A couple of weeks ago we brought you The SapienStone Smart Slab that managed to heat food, cool drinks, and charge gadgets all at the same time without ever leaving your seat. Since then we’ve noticed just how many cool tables have been released recently.
Now these may not have as much practicality as the Smart Slab, but they more than make up for that with just how stunning and eye catching they are. The problem you are going to have is that you might not actually want to put anything on them and obscure their beauty.
The Lagoon model is a coffee table designed and created by Alexandre Chapelin (La Table). He’s combines numerous materials including marble and wood to emulate a topographical image of an imagined ocean. Multiple layers create a translucent effect with hues of dark blue, aquamarine and more, as well as additional resin create the illusion of depth of the ocean in the table.
The Kwan Desk
This thoughtfully designed desk was made in response to our modern disconnect with nature. It aims to reintroduce the wild world outside the city to urban users first by changing the typically flat surface to one that mimics a natural landscape. Flat working platforms are designed to be placed on top of the artificial environment so the user is free to arrange to fit their needs to a certain extent. Just like in the real world, the layered design simulates the structure of the earth crust. For example, the working platforms are designed in certain proportions to the table surface, 5%, 10%, and 20%, just like the proportion of urban development. In turn, the user is reminded of the city’s footprint in nature and not the other way around!
Inspired by the 2010 film Inception the Wave City table is a well balanced mixture of wood, steel and 3D printed technology with hand painted colouring techniques on landscape that undulates along an exaggerated wooden S-curve folding back onto itself at a load-bearing point in the middle, and supporting a glass surface atop for users to dine on.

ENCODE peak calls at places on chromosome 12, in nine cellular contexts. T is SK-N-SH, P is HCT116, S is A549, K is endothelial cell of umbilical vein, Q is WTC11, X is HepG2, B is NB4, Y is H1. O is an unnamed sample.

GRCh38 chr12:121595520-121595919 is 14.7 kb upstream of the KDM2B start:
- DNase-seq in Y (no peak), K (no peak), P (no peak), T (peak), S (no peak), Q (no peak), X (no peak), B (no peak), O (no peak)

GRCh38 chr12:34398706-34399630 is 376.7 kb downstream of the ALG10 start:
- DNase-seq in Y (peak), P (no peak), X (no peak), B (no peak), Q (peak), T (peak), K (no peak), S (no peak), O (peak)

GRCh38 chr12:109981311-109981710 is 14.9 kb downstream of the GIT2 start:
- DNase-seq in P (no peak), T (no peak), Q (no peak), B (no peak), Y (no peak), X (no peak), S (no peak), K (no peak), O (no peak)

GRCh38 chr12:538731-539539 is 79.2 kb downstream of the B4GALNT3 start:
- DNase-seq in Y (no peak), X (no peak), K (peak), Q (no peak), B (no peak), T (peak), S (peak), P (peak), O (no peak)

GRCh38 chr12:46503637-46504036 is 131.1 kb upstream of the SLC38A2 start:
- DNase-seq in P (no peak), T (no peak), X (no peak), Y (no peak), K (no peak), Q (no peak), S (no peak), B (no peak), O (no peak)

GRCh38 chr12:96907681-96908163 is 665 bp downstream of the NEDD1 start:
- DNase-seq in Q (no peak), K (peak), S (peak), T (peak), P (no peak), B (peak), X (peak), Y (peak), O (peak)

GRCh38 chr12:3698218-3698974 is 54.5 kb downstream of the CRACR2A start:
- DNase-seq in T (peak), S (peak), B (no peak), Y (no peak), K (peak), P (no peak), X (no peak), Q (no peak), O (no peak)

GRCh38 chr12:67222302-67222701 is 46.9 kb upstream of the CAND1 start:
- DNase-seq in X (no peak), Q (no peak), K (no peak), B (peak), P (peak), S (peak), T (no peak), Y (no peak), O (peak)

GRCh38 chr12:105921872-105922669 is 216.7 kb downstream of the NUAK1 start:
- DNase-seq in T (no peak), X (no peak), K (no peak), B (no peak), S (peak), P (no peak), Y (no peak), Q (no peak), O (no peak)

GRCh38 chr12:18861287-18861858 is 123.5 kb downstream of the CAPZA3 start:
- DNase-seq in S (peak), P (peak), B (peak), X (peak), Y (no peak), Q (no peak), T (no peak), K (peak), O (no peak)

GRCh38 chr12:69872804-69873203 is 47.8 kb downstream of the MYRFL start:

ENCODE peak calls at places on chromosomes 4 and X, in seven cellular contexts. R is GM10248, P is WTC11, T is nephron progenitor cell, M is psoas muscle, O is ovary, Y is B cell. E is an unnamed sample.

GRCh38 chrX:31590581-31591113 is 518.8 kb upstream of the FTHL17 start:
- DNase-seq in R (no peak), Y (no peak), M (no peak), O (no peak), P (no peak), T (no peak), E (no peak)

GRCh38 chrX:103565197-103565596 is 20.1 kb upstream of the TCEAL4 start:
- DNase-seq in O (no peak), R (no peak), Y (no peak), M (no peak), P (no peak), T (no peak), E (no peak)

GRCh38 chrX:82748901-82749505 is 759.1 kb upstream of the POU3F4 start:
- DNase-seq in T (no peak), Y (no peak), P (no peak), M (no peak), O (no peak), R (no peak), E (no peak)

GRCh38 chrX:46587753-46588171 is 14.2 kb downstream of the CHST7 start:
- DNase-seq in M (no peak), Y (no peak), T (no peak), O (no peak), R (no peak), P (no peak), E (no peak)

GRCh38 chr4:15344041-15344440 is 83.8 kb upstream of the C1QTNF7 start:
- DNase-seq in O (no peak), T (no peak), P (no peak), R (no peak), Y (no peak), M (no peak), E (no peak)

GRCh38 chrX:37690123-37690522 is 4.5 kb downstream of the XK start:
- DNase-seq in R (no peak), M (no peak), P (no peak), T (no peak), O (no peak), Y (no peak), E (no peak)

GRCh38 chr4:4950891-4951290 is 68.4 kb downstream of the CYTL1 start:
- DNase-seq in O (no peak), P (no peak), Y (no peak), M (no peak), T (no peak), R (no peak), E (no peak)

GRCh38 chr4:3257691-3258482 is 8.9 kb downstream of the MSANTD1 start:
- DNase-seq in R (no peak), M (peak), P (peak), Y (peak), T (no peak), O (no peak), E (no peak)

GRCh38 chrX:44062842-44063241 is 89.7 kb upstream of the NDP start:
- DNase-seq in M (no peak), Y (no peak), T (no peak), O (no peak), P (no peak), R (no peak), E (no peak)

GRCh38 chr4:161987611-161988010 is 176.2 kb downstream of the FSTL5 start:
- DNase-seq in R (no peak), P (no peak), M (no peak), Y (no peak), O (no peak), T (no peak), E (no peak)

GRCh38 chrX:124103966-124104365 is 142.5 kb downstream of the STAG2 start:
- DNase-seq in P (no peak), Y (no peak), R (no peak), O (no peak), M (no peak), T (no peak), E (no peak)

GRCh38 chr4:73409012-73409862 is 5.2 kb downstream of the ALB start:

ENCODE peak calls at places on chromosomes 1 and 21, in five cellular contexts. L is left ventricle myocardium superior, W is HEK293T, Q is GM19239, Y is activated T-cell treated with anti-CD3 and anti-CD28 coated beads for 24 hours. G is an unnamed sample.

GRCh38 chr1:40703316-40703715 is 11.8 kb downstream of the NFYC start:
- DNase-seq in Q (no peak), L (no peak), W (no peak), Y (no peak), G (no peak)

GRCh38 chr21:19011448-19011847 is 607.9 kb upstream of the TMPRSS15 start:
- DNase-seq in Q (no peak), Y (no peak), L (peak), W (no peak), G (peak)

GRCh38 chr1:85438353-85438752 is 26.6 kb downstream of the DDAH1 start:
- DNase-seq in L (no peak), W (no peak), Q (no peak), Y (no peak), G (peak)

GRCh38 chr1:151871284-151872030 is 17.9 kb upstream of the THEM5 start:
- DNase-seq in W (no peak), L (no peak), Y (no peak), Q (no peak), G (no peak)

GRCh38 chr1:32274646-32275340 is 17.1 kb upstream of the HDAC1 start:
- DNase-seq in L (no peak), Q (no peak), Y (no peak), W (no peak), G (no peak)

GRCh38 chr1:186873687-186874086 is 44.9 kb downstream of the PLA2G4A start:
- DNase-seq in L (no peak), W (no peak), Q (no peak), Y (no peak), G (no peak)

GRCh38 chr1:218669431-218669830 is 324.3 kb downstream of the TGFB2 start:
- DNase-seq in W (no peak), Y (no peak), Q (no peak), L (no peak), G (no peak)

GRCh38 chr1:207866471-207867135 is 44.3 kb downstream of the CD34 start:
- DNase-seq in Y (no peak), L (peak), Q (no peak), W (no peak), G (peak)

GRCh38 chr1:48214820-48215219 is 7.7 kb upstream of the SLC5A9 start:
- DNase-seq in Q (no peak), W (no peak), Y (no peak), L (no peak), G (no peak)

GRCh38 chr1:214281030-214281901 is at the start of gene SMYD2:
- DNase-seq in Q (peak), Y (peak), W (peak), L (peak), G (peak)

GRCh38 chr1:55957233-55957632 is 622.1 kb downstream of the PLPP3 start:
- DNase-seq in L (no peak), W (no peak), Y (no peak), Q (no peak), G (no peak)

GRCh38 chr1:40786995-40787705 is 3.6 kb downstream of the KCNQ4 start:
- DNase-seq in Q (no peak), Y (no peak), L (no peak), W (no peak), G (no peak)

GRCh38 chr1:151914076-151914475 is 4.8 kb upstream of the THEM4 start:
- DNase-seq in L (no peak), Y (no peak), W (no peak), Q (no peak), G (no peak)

The Ripple Table
After a career in aircraft construction, Lee J. Rowland decided to apply his knowledge in mechanics, design and manufacturing away from the industry, and the result is The Ripple Table. It is actually part of a series that feature design that resembles the ripples that are formed when something is dropped into water. The construction is so realistic and flawless that seems like time froze at this exact time, adding timelessness to a natural phenomenon that usually lasts for seconds. Precision polished to preserve subtle outer ripples and finished in bright nickel. Centre drops supported on hair like filament of carbon steel, electro-formed nickel droplets weigh in at a mere 300 milligrams.
The Planter Table
The idea of designer Emily Wettstein was to create a table with an interactive "runner" made of herbs that can actually be consumed at the table with whatever meal you are having. The table is made from reclaimed walnut and steel with a removable planter, and naturally everyone is made slightly different and unique.